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The UK's Criminal Justice Act 2003 re-wrote the hearsay evidence rule for the purpose of criminal proceedings, enacting the recommendations of the Law Commission together with some proposals from the Auld Review. Since the new provisions came into force, a body of UK case law has interpreted them and, in particular, given guidance as to how the new 'inclusionary discretion' should be exercised. Following the style of his earlier book about the new law on bad character evidence, the central part of author John Spencer's book on hearsay evidence consists of section-by-section commentary on the relevant provisions of the Act. The commentary is preceded by chapters on the history of the hearsay rule, and the requirements of Article 6(3)(d) of the European Convention on Human Rights. It is followed by an appendix containing the text of the statutory provisions and a selection of the leading cases.
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J. R. Spencer is Professor of Law in the University of Cambridge and a Fellow of Selwyn College.Review:
Professor John Spencer Q.C. is one of our most respected legal academics. His credentials for writing this book are impeccable, having earlier advised the Law Commission and Auld Review on the subject of hearsay...The text is a stunning analysis of the new law in relation to hearsay, rather than merely explaining in simple terms the scheme as set down in the 2003 Act, Spencer analyses each provision in detail, leaving an advocate with a template for argument (no matter which side they are on). A very good illustration of this can be found in paragrpahs 5.3 to 5.11 where Spencer takes the reader through section 114 of the Act. All other sections are given the same masterly treatment and the reader is gently taken through all of the important case law on the topic. It is hard to imagine how any advocate could do justice to an argument in relation to hearsay without having access to this superb work. Andrew Keogh Crimeline Updater January 2009 .an invaluable text on this developing and vital area of law.essential reading for any criminal practitioner who needs to be on top of their game in this complex and increasingly important area of law. John Cooper Criminal Bar Quarterly June 2008 In New Zealand this book should be available to all who regularly appear in criminal appeals, anyone concerned with reviewing the performance of the Evidence Act 2006, all evidence academics for comparative purposes and any students taking hearsay further than the basic LLB Law of Evidence paper. Bernard Robertson New Zealand Law Journal October 2008 It was a pleasure to review this guide to the new law on hearsay evidence. Professor Spencer's book provides an insightful and thought-provoking analysis of this difficult area of the law...The book will appeal to a variety of different audiences. For the student looking at the law for the first time, the text is clear and well-organised and assumes no prior knowledge of hearsay law. For the practitioner, there is a detailed analysis of the wording of the 2003 Act's provisions, of the problems that have arisen in the case law so far and of problems which are likely to occur in the future. And for the academic analysing the success of the recent reforms, there is a wealth of critical material written by someone who-given his role in the Law Commission's discussions on the recent reforms-is in an interesting position to comment upon their success...a fine piece of scholarship and its author clearly has a deep knowledge of the law in this area; the book is thoroughly recommended. Thomas Worthen Criminal Law Review February 2009 Joint Review of Hearsay Evidence in Criminal Proceedings and Evidence of Bad Character These two fine books offer a guide to the new legislation and the case law decided under it. As well as analysing the new provisions and their impact section by section, both usefully contain copies of the relevant sections of the legislation and the most significant cases, as well as some other material. With their straightforward style and lucid explanation, they are invaluable guides to anyone trying to get to grips with these areas of the Act. Mike Redmayne The Howard Journal Vol 48 No 1. February 2009 The Author clearly and thoroughly explains the content of the reform introduced by part 11 of the Criminal Justice Act 2003 which has redefined the boundaries of this field with numerous comparative remarks on other jurisdictions...Just like his earlier treatise on bad character evidence, this work is characterised by the fact that Professor Spencer is not only a professor of criminal law and procedure, but he was also a consultant in the drafting of the reform project. A rich appendix and an overview of the most significant cases, extremely precious to both practitioners and researchers in the field, complete the book. Francesca Galli Rivista di diritto processuale No 6/2008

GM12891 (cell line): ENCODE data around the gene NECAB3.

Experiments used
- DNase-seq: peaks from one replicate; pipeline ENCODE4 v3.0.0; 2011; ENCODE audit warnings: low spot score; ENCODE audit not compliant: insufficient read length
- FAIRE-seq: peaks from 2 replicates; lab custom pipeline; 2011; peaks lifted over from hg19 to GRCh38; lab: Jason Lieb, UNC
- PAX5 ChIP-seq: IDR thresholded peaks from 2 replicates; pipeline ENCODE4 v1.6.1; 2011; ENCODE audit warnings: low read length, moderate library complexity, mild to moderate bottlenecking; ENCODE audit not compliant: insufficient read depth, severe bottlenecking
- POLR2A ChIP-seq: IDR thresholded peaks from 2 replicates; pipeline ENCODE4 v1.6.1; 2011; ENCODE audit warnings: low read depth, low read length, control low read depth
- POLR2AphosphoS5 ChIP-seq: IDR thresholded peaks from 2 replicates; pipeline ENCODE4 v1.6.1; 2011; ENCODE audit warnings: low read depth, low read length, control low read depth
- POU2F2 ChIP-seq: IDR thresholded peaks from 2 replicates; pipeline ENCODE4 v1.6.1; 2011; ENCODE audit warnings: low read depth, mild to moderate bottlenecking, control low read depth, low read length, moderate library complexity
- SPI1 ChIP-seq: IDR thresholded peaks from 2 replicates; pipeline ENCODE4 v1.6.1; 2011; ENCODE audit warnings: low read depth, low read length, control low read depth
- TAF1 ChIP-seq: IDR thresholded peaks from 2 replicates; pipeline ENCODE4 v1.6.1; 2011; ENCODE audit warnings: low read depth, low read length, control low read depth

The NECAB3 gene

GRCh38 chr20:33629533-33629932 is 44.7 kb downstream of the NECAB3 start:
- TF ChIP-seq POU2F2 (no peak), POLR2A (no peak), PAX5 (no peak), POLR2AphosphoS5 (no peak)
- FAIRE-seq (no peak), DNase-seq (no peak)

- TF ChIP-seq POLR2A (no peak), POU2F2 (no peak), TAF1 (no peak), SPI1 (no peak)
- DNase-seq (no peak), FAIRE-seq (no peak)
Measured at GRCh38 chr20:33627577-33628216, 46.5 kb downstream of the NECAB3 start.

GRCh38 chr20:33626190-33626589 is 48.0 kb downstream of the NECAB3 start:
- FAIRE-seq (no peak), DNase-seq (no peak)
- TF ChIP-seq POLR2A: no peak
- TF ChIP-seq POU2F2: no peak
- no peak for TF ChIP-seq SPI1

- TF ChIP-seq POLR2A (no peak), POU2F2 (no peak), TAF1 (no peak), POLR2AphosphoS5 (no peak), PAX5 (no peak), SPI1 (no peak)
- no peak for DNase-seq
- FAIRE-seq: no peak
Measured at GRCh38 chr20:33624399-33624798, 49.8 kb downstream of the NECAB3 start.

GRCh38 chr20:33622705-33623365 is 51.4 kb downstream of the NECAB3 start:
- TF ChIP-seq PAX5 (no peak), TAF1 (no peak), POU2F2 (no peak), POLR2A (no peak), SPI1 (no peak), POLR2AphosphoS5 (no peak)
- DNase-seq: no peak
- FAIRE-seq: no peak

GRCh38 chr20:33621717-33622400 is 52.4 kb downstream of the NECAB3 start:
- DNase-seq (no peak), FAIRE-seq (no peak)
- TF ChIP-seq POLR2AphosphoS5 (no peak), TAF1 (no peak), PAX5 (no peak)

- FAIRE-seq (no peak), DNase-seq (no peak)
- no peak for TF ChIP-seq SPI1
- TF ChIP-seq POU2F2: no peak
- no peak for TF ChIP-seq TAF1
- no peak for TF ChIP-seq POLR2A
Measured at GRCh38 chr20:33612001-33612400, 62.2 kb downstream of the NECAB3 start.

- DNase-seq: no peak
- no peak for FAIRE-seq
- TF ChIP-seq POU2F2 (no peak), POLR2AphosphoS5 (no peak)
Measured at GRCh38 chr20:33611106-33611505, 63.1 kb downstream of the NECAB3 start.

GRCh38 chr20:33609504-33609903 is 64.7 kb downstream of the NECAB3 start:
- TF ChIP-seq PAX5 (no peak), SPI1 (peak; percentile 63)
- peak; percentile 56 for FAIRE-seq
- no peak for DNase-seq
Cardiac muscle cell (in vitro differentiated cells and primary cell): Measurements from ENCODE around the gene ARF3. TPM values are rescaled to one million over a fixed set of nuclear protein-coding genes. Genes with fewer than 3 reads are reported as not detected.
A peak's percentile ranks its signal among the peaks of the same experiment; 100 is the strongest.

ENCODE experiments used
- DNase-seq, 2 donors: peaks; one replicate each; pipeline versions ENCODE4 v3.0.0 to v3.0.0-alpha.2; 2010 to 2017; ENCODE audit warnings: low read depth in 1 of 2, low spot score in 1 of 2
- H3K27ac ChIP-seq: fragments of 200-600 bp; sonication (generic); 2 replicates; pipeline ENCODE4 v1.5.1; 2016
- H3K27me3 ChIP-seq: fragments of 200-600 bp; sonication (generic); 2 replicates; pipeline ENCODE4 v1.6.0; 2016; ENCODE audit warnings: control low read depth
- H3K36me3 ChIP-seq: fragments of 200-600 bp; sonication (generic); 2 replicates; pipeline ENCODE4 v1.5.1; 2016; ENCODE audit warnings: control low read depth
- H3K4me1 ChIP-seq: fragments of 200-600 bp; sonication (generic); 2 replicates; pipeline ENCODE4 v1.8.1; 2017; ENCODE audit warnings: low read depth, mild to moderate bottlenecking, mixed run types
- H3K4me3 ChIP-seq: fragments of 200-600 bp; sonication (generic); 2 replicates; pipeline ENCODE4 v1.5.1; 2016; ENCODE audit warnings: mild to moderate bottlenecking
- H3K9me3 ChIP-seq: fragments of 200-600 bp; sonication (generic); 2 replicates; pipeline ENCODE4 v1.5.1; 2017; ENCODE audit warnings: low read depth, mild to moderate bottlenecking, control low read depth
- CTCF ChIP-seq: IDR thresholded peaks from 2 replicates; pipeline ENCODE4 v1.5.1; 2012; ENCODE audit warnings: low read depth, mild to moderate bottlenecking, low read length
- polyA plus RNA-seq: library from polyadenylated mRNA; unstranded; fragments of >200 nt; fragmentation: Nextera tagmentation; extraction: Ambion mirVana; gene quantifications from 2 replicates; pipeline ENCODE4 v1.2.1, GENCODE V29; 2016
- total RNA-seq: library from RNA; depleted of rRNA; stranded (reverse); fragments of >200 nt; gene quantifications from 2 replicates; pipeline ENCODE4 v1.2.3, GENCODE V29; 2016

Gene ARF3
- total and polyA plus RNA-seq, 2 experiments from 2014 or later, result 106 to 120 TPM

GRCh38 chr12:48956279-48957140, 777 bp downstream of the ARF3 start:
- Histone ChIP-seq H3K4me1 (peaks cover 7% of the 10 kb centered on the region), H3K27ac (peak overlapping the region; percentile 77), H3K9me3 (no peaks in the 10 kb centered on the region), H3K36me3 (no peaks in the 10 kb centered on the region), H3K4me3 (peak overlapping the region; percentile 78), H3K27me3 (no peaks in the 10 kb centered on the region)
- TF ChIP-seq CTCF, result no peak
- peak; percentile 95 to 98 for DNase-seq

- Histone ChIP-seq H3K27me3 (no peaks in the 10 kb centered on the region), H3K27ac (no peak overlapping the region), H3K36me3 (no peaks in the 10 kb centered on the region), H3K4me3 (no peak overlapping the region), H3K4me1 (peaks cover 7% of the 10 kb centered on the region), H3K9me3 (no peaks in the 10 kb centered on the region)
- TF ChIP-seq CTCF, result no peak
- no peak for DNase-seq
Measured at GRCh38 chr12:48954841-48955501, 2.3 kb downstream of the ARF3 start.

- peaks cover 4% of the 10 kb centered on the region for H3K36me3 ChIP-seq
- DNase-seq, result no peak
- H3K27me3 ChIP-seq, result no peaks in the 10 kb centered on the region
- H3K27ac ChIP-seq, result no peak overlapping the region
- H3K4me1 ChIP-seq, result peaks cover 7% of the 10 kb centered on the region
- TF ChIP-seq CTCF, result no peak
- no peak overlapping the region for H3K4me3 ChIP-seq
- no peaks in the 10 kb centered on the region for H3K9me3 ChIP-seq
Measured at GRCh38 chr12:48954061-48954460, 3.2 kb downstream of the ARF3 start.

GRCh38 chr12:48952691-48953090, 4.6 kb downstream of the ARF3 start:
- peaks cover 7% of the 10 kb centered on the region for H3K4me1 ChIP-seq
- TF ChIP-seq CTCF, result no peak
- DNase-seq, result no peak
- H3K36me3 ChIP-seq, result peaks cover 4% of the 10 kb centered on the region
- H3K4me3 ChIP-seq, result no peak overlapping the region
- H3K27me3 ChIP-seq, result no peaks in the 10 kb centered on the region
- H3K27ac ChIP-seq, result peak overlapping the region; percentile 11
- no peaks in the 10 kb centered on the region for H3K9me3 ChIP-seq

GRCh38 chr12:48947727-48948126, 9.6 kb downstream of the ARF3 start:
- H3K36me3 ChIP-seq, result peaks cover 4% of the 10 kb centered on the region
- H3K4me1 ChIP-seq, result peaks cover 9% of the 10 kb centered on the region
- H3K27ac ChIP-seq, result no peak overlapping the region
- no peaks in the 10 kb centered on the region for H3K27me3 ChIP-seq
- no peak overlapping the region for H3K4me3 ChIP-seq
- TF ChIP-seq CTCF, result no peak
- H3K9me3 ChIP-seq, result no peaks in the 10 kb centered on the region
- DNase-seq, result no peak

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Book Description Hart Publishing, 2008. Paperback. Condition: New. Never used!. Seller Inventory # P111841138126
Book Description Hart Publishing, 2008. Condition: New. book. Seller Inventory # M1841138126